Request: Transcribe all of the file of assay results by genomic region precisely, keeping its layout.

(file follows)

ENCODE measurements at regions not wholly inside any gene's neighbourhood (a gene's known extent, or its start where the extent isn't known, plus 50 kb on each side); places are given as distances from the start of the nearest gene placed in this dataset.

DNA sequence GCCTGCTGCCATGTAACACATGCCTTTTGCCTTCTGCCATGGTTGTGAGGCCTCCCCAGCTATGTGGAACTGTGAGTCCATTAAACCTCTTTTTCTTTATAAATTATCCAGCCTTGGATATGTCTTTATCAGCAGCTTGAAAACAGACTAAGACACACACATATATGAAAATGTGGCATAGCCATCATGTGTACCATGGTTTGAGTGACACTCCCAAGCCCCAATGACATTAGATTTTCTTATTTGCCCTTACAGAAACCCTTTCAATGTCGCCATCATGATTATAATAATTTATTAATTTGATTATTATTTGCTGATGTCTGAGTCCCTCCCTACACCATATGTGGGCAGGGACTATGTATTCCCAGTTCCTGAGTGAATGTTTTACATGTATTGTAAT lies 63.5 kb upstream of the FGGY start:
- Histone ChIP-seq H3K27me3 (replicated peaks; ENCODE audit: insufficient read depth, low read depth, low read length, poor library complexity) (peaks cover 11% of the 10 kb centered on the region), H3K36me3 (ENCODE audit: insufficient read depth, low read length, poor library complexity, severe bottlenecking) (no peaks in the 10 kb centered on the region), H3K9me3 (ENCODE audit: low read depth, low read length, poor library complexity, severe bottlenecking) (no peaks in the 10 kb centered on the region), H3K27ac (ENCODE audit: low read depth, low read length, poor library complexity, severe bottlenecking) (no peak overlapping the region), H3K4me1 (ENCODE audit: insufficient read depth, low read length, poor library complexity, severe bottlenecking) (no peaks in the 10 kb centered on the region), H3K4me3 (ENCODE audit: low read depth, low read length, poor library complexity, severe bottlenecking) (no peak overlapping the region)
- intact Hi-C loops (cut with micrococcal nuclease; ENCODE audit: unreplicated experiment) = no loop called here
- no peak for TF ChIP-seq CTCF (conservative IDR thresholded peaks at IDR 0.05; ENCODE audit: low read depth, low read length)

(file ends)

ENCODE measurements at regions not wholly inside any gene's neighbourhood (a gene's known extent, or its start where the extent isn't known, plus 50 kb on each side); places are given as distances from the start of the nearest gene placed in this dataset.

DNA sequence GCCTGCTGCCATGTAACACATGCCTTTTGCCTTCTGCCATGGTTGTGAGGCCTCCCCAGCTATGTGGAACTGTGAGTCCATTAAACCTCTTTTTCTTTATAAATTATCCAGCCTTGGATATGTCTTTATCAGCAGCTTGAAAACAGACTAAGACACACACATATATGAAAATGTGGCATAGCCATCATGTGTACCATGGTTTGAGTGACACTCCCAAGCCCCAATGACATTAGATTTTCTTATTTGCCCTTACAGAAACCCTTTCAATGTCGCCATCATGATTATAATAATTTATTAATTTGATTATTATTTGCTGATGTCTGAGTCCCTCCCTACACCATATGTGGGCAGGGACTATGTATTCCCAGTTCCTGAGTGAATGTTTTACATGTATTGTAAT lies 63.5 kb upstream of the FGGY start:
- Histone ChIP-seq H3K27me3 (replicated peaks; ENCODE audit: insufficient read depth, low read depth, low read length, poor library complexity) (peaks cover 11% of the 10 kb centered on the region), H3K36me3 (ENCODE audit: insufficient read depth, low read length, poor library complexity, severe bottlenecking) (no peaks in the 10 kb centered on the region), H3K9me3 (ENCODE audit: low read depth, low read length, poor library complexity, severe bottlenecking) (no peaks in the 10 kb centered on the region), H3K27ac (ENCODE audit: low read depth, low read length, poor library complexity, severe bottlenecking) (no peak overlapping the region), H3K4me1 (ENCODE audit: insufficient read depth, low read length, poor library complexity, severe bottlenecking) (no peaks in the 10 kb centered on the region), H3K4me3 (ENCODE audit: low read depth, low read length, poor library complexity, severe bottlenecking) (no peak overlapping the region)
- intact Hi-C loops (cut with micrococcal nuclease; ENCODE audit: unreplicated experiment) = no loop called here
- no peak for TF ChIP-seq CTCF (conservative IDR thresholded peaks at IDR 0.05; ENCODE audit: low read depth, low read length)